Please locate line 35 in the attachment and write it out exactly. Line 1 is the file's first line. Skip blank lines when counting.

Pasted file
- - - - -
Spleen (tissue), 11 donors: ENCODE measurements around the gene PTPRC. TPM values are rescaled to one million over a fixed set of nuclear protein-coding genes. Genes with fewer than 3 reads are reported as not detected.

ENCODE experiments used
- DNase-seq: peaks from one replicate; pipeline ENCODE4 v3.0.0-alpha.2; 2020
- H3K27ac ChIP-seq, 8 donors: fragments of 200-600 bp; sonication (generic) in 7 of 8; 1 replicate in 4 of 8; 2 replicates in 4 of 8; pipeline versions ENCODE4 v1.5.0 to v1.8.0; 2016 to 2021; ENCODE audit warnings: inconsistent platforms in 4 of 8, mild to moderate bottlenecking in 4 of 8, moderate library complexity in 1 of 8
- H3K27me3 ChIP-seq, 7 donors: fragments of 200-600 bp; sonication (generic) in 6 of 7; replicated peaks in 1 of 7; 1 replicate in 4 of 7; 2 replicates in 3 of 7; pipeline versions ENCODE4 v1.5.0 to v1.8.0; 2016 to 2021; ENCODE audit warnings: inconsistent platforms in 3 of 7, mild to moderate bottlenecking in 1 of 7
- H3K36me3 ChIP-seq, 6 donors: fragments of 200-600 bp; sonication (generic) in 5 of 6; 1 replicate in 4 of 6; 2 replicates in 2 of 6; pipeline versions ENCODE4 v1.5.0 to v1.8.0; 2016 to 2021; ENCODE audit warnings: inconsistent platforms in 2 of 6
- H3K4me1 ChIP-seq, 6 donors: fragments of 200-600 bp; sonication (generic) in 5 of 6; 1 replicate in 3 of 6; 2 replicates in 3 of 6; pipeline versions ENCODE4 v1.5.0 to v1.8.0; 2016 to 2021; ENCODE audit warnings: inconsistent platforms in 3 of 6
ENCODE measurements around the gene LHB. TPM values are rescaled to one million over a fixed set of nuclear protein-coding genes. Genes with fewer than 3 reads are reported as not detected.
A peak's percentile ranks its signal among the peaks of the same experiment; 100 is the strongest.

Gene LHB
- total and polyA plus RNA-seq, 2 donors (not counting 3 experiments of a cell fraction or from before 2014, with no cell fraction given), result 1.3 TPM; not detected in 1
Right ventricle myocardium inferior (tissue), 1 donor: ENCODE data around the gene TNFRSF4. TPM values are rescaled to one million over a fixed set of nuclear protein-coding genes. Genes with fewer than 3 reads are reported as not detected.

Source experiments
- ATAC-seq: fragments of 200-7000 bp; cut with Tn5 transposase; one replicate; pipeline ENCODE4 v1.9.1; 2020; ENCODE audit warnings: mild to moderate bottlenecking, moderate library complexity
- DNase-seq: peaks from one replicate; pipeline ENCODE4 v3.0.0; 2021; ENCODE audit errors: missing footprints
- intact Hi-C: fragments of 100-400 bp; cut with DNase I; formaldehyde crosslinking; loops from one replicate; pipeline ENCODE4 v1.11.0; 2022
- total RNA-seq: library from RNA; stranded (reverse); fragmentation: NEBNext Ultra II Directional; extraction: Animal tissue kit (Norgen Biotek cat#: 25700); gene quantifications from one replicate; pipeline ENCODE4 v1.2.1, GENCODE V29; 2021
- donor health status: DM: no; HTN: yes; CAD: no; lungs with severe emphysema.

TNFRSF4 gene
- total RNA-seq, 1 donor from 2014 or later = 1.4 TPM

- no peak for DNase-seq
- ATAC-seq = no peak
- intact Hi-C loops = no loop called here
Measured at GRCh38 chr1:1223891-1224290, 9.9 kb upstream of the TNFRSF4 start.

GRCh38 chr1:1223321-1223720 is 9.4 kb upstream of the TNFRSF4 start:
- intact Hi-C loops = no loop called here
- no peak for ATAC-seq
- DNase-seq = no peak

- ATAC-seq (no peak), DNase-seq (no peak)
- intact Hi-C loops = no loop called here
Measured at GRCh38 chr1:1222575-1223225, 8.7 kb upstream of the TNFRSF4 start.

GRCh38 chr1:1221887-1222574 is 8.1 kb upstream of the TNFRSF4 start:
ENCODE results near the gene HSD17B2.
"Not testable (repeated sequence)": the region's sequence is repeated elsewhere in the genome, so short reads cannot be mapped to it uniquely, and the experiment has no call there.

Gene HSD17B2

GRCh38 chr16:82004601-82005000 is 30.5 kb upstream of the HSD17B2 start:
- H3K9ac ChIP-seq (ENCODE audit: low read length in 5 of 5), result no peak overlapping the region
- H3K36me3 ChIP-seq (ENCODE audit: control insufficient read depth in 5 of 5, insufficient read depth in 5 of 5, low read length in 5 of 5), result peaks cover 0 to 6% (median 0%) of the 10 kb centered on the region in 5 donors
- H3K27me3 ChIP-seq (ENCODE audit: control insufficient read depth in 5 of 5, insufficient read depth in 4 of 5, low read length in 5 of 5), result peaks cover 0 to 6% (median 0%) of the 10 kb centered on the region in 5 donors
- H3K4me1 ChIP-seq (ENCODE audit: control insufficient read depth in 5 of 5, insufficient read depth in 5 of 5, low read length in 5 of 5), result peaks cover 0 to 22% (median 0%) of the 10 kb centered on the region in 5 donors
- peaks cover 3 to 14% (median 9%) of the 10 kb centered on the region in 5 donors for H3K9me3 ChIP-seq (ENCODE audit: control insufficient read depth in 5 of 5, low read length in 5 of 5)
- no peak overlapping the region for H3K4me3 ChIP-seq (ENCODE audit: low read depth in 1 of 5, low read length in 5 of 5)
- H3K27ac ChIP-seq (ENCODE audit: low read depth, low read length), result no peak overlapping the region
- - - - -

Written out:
Gene HSD17B2